A Richmond cancer researcher, whose company is up for a Small Business BC Award next month, is defending work conducted in her lab amid claims some research was tainted.
According to a UBC investigation, 29 instances of misconduct were found, with 16 deemed serious for fabrication and falsification of data.
Dr. Sandra Dunn, CEO at Phoenix Molecular Designs, told the News that she believes UBC prematurely concluded a preliminary investigation and came to erroneous conclusions with the suggestion that the results from several of the researcher’s experiments could not be reproduced and some of the original work contained meaningful errors.
“On numerous occasions, we tried to supply the university with the missing information that we eventually found after combing through 14 years of archived records,” Dunn said in an email to the News. “This was above and beyond the call of duty, as the rules only require UBC laboratories to keep records for five years. However, we, as a laboratory, were ready to stand up to scrutiny and therefore allowed UBC to bend the rules by requiring us to go back 14 years. We had no intention of giving up until all the data was fully defended.”
Dunn added the research being scrutinized was the result of a lot of hard working students and felt it was her duty to defend their work.
“It made me sick to think that someone could attack their work with no evidence,” she said, adding the university directly contacted a number of science journals — to which the research was published without her knowledge — to complain that there may be errors in research reporting.
“In the letter, it left it up to the (journal) editor to take any necessary action he or she felt necessary,” Dunn said. “I, in turn, had no idea that UBC sent these emails to the journals as I was not copied. However, 166 of my co-authors were, and I found out second hand.”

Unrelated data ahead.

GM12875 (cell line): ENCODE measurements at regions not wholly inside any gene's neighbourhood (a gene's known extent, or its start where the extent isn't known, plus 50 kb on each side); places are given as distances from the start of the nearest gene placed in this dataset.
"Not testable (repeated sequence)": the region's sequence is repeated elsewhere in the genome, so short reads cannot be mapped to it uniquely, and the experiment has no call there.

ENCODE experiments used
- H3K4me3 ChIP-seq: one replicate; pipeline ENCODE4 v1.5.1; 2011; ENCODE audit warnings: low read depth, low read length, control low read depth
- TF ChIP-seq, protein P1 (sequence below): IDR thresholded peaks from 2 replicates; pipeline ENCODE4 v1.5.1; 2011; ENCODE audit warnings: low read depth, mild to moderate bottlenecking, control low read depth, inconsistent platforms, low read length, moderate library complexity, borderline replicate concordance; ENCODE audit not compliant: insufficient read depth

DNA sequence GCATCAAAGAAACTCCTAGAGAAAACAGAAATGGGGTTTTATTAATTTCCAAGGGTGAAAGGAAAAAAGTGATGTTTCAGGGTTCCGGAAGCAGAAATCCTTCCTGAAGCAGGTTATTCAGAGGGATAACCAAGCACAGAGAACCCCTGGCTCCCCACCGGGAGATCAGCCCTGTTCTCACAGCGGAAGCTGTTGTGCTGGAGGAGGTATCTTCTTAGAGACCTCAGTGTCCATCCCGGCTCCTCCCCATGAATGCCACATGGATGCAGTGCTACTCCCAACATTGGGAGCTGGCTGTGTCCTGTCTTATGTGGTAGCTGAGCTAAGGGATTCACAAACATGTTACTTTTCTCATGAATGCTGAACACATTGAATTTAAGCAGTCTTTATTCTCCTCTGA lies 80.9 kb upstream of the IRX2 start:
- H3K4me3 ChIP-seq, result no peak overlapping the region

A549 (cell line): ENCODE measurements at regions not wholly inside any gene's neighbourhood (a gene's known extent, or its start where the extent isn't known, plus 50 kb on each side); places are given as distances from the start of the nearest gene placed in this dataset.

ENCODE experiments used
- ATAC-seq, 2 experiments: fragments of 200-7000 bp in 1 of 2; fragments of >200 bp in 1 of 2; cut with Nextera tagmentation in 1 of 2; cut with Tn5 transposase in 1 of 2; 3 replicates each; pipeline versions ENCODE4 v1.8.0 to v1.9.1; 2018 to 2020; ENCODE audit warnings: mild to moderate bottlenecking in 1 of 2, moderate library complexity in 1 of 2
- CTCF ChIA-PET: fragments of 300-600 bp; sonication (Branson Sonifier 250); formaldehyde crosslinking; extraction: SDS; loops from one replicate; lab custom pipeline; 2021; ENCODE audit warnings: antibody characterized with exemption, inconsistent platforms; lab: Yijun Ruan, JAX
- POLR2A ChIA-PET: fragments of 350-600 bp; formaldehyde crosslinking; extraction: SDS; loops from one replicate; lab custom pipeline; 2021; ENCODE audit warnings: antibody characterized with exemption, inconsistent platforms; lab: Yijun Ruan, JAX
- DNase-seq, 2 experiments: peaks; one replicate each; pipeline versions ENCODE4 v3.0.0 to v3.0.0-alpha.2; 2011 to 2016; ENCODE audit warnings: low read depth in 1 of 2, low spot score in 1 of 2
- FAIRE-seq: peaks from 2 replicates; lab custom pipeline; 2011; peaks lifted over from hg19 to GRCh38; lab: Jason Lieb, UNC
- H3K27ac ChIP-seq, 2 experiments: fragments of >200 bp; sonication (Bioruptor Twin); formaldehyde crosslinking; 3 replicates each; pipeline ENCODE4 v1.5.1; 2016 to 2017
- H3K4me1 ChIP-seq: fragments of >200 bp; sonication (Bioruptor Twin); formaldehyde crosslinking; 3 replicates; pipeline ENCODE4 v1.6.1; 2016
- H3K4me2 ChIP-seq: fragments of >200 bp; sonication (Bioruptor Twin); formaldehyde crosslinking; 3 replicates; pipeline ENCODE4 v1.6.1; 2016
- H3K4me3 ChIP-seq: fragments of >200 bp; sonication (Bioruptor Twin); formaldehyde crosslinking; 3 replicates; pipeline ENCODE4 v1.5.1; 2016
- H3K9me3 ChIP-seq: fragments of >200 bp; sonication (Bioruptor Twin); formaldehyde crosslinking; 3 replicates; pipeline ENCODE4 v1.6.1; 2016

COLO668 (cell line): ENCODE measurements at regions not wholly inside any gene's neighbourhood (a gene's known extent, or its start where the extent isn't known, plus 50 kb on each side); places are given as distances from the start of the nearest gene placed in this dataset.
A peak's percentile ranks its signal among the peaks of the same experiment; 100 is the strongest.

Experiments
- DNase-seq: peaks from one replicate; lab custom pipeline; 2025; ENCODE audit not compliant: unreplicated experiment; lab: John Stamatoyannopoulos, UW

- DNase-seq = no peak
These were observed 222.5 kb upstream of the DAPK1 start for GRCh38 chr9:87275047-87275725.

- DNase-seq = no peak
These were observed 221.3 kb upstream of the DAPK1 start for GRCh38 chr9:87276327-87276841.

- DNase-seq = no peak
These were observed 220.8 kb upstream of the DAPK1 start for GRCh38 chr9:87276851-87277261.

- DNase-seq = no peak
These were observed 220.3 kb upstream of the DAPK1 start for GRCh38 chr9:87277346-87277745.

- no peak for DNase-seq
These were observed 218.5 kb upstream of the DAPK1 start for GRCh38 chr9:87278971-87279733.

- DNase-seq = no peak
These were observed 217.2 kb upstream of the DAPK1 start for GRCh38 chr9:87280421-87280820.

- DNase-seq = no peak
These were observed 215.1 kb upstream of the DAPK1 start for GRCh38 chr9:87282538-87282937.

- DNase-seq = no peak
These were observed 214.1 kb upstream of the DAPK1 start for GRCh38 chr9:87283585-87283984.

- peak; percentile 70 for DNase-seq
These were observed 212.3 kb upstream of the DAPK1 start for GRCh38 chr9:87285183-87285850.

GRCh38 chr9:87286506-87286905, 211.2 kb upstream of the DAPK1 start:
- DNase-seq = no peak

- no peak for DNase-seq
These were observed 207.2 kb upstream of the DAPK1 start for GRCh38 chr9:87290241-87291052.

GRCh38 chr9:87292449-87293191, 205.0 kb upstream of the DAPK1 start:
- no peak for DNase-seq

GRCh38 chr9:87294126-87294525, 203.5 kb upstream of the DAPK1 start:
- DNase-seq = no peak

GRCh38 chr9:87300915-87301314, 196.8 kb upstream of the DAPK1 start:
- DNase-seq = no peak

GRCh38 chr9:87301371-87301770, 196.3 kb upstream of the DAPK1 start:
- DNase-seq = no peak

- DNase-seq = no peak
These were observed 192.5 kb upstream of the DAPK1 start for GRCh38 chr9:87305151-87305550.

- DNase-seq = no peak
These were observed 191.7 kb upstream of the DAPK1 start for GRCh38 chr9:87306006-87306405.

Dunn said she contacted the journal editors and provided a defense of the matter.
“The judge and jury in this case were ultimately the journal editors, who did not support the UBC findings. The results from my research were upheld, which is why there were no retractions,” Dunn said. “Had the editors found it necessary to make changes, they would have done so promptly. Corrections would have taken place within weeks of the initial contact, which occurred in 2014. Only one editor responded with a request to make any corrections. Even he found no reason to retract our work.”
Dunn said she hopes to put the matter behind her and continue the work at Phoenix Molecular Designs.
“Each day, women with breast cancer die from the disease, their families are ripped apart and children are left to survive without their mothers,” she said. “The therapies we are developing have the power to reduce the number of deaths from breast cancer in the future and to provide hope for families.
“We will not give up until our work is done.”
The allegations have not affected Phoenix Molecular’s participation in the Small Business BC Awards.
According to an email to the News from awards organizers, the top 10 semi-finalists in the competition, which includes Dunn’s company, have been chosen purely by the public, determined by the number of people in their community who value the business and voted.
“Therefore, there will be no changes to the nomination at this time in the contest,” the email stated.